Review: The Order of the Pure Moon Reflected in Water by Zen Cho

Review: The Order of the Pure Moon Reflected in Water by Zen ChoThe Order of the Pure Moon Reflected in Water by Zen Cho
Format: eARC
Source: supplied by publisher via Edelweiss
Formats available: hardcover, ebook, audiobook
Genres: fantasy
Pages: 160
Published by Tordotcom on June 23, 2020
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“Fantastic, defiant, utterly brilliant.” —Ken Liu
Zen Cho returns with a found family wuxia fantasy that combines the vibrancy of old school martial arts movies with characters drawn from the margins of history.
A bandit walks into a coffeehouse, and it all goes downhill from there. Guet Imm, a young votary of the Order of the Pure Moon, joins up with an eclectic group of thieves (whether they like it or not) in order to protect a sacred object, and finds herself in a far more complicated situation than she could have ever imagined.

My Review:

This was absolutely none of the things I was expecting when I picked it up – and that’s mostly a good thing. Although, at least so far, this author’s works have not quite, at least for this reader, lived up to her incredible debut, Sorcerer to the Crown – one of those books that just blew everyone away from the opening pages and continued blowing right through to the end.

Howsomever, that does not mean I did not enjoy this one, because I certainly did. Even though, or perhaps especially because, the beginning of the story is, as one reviewer put it, a feint. A huge, gigantic bit of misdirection that leads the reader to think the story is going to be one thing, when in fact it turns out to be several other things – all of them rather fascinating – but not what the opening scene leads the reader to expect.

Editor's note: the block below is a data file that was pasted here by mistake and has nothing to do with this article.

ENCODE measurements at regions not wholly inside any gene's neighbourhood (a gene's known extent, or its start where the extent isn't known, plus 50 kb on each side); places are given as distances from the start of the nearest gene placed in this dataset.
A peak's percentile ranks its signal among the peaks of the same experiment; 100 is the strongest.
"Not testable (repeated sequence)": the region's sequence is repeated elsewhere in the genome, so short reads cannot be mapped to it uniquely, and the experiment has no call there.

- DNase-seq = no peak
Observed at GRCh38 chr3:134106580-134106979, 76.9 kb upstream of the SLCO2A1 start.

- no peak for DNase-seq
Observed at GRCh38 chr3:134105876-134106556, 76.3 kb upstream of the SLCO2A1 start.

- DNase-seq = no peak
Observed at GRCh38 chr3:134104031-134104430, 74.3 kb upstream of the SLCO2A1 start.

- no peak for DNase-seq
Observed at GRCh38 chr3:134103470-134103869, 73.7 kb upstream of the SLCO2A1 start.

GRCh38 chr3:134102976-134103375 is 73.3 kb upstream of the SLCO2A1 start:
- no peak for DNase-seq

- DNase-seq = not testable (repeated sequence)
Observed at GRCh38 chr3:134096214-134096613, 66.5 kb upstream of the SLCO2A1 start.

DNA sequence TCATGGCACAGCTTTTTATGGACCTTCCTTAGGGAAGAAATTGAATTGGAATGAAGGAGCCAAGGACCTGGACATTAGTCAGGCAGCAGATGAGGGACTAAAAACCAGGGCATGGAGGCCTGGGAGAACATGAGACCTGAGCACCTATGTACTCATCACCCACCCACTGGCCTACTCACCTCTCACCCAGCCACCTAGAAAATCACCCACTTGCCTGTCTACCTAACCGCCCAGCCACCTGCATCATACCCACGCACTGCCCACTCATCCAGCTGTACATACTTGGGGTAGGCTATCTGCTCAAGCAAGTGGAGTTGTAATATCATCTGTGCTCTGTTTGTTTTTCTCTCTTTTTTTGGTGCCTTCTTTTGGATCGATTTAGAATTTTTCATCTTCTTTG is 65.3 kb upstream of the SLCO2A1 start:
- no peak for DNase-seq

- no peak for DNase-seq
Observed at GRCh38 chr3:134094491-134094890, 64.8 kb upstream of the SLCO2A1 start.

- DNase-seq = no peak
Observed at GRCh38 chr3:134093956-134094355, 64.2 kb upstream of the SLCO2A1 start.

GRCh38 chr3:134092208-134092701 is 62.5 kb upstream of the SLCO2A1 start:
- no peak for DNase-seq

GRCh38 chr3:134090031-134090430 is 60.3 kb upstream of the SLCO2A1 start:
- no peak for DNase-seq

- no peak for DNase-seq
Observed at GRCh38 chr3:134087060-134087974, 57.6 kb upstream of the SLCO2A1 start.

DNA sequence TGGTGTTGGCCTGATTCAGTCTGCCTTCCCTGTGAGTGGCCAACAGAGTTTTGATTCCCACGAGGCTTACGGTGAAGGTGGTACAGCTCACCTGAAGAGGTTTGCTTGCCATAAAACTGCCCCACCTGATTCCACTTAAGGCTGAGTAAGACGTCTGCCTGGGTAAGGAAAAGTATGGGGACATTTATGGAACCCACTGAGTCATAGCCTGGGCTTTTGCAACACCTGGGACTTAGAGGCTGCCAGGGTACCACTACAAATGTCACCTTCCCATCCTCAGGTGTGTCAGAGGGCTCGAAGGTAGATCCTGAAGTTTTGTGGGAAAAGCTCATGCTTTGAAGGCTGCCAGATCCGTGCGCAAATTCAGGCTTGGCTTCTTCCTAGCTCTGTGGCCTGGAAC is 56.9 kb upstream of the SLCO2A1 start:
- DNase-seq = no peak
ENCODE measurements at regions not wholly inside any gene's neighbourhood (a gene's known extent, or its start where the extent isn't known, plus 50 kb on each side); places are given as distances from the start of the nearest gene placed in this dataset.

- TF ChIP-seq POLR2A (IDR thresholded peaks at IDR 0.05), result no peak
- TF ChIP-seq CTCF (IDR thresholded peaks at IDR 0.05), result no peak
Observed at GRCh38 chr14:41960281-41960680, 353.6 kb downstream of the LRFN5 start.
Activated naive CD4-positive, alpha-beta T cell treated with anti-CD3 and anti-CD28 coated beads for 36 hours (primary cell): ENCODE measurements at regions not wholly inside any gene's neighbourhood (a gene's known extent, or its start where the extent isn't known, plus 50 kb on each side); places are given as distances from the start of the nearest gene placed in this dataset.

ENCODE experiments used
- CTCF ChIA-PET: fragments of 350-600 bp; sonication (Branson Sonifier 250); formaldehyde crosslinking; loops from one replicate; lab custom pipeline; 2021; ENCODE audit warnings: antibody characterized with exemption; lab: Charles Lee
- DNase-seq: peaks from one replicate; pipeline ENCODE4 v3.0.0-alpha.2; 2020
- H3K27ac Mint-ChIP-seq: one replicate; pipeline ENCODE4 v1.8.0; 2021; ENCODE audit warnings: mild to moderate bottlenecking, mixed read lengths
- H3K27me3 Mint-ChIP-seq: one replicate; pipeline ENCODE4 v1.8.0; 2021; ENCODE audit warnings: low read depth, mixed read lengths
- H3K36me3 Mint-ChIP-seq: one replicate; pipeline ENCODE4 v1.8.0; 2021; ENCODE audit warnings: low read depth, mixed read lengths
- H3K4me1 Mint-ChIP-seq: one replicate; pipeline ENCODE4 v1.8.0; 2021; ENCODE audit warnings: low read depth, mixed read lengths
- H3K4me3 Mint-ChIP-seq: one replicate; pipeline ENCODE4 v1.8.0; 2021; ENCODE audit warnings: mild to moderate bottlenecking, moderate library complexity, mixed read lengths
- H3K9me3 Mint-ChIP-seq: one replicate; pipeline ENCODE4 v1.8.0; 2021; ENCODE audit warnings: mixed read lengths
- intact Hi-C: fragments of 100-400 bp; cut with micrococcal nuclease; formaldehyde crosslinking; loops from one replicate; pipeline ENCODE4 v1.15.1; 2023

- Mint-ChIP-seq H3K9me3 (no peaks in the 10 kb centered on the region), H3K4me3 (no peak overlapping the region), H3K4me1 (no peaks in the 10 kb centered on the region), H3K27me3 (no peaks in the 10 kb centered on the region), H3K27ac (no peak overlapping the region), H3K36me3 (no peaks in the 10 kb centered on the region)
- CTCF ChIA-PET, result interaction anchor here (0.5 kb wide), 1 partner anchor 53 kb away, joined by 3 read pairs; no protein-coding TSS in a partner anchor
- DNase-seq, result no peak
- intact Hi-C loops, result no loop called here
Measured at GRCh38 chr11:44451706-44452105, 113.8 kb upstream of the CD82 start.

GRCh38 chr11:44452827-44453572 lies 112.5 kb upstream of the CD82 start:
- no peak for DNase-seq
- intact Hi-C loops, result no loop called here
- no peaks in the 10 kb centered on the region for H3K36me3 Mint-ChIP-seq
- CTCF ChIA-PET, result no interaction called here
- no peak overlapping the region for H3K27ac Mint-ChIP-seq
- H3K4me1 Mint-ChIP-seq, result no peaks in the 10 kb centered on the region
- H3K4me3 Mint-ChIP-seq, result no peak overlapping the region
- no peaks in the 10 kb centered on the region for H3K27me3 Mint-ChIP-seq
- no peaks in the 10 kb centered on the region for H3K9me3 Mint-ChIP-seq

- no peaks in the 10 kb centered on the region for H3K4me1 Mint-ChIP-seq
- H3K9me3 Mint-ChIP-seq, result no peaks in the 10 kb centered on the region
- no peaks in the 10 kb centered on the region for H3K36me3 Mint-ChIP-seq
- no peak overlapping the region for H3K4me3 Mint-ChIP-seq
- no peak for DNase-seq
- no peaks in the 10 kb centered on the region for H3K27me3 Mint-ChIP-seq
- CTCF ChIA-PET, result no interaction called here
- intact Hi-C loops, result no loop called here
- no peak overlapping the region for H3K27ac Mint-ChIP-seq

Because that opening scene reads, not just like a bit of Crouching Tiger, Hidden Dragon, but specifically like the action scenes from that movie. A bandit walks into a bar, finds his own wanted poster, involves himself in a fight that a)doesn’t need his input, b) exposes his presence and c)makes enemies he doesn’t need.

All to defend a waitress who may have brought at least some of it on herself in the first place – and doesn’t require his assistance in the second.

It’s only as the story proceeds that the reader learns that almost none of the things that we thought about the waitress, the bandit and the situation they find themselves in are anything like what we thought they were.

Except that the bar really is a dive. That much is true. But the bandits aren’t exactly bandits, the waitress is a whole lot more than a waitress, and the world in which they live is a whole lot grittier and more true-to-life than the wuxia setting of the opening leads the reader to believe.

Because the story here, is about the cost of survival in a world that has torn itself apart in war, and the collateral damage wrecked upon people and institutions, hearts and minds and souls, when everyone is forced to do their best and worst merely to survive.

And where a nun and a bandit discover that they are sisters under the skin – no matter how little either of them wants to confront their shared past.

Escape Rating B: I really liked what I got, but this is a time where I really wished that this had been more than a novella. Because the tiny slice I got of this war torn almost-China made me want to know more about pretty much everything.

Especially about the group of bandits/mercenaries/thieves/revolutionaries that the nun-turned-waitress-turned-nun attaches herself to. We don’t have enough story to really learn who the bandits are or specifically why each of them got into the fix the group is in. We do learn that they are trapped in the middle between the Protectorate who seem to be forces of tyranny and the bandits, who are forces of lawlessness and worst and rebels at best. The group she inserts herself into are a found family of lost souls who seem to be part of none of the above at a time that isn’t quite history but has echoes of it all the same.

It’s also a story about the ruthlessness of just trying to survive, and how that struggle breaks down everything in its path – including the strength of this found family that have traveled together for so long.

And it’s a story about identity. The one you left behind. The one you project to those around you. The person you are in your heart. And figuring out a way to live with all of those selves in some kind of harmony – especially in a world where there is absolutely none.